PCM Logo

What happens when an entity turns on a company it provides services for and actively works to undermine it? For one thing, the complaint for this class action says that the company must inform investors or be in violation of the Securities Exchange Act of 1934. According to the complaint, PCM has failed to inform investors that the figures it published for an acquisition were false, has failed to take the impairments required, and has not disclosed that a company related to the acquisition is actively trying to harm it by disclosing its confidential information and stealing employees and customers.

KBR Sign at Corporate Headquarters

The complaint for this class action claims that KBR, Inc. hid that employees or third parties violated bribery and corruption laws. The complaint alleges that the company violated the Securities Exchange Act of 1934 when it published material that made it seem as if bribery and corruption were forbidden and persons in danger of succumbing to them could be properly vetted and controlled. The truth came to light, the complaint claims,  when the UK’s Serious Fraud Office announced an investigation into the company’s UK subsidiary.

Anadarko Operations in Colorado

The complaint for this class action alleges that Anadarko Petroleum Corporation has not taken proper safety precautions in its Colorado oil and gas operations, for example in an instance where two people were killed by an explosion in a Colorado home. When the price of oil fell in 2014, the complaint claims, the company began doing far less remediation work than was needed, laid off skilled employees, and did not disclose this laxity in violation of the Securities Exchange Act of 1934. This led to accidents, the complaint says, and to stock losses.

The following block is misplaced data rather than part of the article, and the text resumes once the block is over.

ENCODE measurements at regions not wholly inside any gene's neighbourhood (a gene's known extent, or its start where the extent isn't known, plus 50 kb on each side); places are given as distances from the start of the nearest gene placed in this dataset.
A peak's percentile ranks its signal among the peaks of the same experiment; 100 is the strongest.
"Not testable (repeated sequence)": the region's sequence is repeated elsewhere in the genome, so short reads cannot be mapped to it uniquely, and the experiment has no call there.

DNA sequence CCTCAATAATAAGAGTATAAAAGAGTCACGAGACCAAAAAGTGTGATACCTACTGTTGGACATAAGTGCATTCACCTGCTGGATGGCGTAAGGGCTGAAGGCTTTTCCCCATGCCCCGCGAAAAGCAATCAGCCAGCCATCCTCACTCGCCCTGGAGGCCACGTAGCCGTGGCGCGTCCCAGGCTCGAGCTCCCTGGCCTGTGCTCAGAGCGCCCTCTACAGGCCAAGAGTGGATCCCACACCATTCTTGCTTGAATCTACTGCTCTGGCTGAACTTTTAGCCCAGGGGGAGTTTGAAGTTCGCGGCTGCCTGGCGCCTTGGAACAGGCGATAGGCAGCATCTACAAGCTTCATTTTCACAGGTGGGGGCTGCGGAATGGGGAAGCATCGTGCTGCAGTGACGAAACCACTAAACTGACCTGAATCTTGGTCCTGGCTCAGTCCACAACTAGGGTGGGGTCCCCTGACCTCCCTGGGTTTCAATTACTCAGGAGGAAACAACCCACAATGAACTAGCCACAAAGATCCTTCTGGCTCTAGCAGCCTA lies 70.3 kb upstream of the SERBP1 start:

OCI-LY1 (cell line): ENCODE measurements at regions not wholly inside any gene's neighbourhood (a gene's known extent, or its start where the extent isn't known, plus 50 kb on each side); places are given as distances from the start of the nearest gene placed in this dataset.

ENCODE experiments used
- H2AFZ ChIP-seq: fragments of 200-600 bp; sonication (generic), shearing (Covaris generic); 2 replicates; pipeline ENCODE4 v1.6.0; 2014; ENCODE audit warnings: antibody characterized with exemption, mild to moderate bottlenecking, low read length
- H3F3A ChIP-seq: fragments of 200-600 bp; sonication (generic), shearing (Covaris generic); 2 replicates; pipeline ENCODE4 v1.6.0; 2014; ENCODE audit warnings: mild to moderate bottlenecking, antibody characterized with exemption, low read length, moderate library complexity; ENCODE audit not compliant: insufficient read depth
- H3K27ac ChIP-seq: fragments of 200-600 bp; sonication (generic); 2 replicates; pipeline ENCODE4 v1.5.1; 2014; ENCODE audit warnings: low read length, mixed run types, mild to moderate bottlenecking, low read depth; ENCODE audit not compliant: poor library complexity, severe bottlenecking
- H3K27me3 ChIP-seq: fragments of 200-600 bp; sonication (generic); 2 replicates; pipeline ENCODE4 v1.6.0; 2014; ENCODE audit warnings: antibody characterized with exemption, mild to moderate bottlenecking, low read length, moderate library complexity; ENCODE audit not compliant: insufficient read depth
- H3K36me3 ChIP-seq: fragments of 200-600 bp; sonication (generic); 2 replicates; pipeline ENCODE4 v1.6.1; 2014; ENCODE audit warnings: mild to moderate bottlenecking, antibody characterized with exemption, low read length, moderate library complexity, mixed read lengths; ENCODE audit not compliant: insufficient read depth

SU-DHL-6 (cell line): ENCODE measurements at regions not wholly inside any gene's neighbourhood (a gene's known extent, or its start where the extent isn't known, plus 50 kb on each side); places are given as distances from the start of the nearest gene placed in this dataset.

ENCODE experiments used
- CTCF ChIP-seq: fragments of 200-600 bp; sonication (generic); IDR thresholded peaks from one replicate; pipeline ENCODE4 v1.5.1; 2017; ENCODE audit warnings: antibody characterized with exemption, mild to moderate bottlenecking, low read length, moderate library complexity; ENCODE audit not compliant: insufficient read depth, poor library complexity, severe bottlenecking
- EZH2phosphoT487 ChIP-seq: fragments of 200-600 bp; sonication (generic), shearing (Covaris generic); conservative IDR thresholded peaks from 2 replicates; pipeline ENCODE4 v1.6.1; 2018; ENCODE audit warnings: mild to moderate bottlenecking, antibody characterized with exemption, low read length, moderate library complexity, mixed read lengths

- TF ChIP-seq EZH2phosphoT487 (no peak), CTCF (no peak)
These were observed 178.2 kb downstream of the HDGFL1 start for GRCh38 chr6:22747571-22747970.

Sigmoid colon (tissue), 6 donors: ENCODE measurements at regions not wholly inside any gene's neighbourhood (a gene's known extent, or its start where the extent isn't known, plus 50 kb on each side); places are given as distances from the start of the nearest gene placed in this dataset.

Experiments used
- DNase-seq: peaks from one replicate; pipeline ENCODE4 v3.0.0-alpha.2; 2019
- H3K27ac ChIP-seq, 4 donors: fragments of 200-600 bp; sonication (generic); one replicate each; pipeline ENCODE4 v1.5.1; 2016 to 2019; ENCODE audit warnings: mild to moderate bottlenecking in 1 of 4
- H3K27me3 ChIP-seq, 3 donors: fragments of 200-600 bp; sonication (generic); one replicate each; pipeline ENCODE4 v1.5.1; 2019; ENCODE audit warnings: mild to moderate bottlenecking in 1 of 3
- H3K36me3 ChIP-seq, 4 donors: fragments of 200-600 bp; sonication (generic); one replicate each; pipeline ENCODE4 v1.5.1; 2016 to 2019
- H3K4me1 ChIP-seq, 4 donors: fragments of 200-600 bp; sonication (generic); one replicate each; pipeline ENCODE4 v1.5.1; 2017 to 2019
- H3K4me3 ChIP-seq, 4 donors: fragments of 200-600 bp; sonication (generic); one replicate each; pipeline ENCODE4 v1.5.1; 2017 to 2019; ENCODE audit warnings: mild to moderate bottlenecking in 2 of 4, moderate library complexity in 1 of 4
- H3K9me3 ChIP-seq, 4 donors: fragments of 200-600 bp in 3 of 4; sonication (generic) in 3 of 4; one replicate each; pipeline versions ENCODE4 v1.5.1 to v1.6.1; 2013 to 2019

Coking Image from Hongli Website

The complaint for this class action begins its section on substantive allegations by discussing and reproducing a series of consolidated balance sheets from the filings of Hongli Clean Energy Technologies Corporation. The complaint claims that the company did not properly take impairments when it should have and concealed material information, in violation of Securities Exchange Act of 1934. It is supported by a document from the company announcing the dismissal of its former independent auditor and a letter outlining the auditor’s disagreement with the company on the time of an impairment.

Rackspace Equipment

Rackspace provides cloud-based services that allow businesses to operate in a public or private cloud. One of its biggest customers was the UK-based Vodafone Group, which Rackspace CEO Taylor Rhodes called one of Rackspace’s “largest and longest-tenured customers.” Yet the company seems to have ignored the fact that losing the Vodafone contract would impact its revenues. Not only did the company conceal the impending loss; it even said that the company expected “to grow this revenue back with them over time” and insisted that its 2015 guidance had not changed.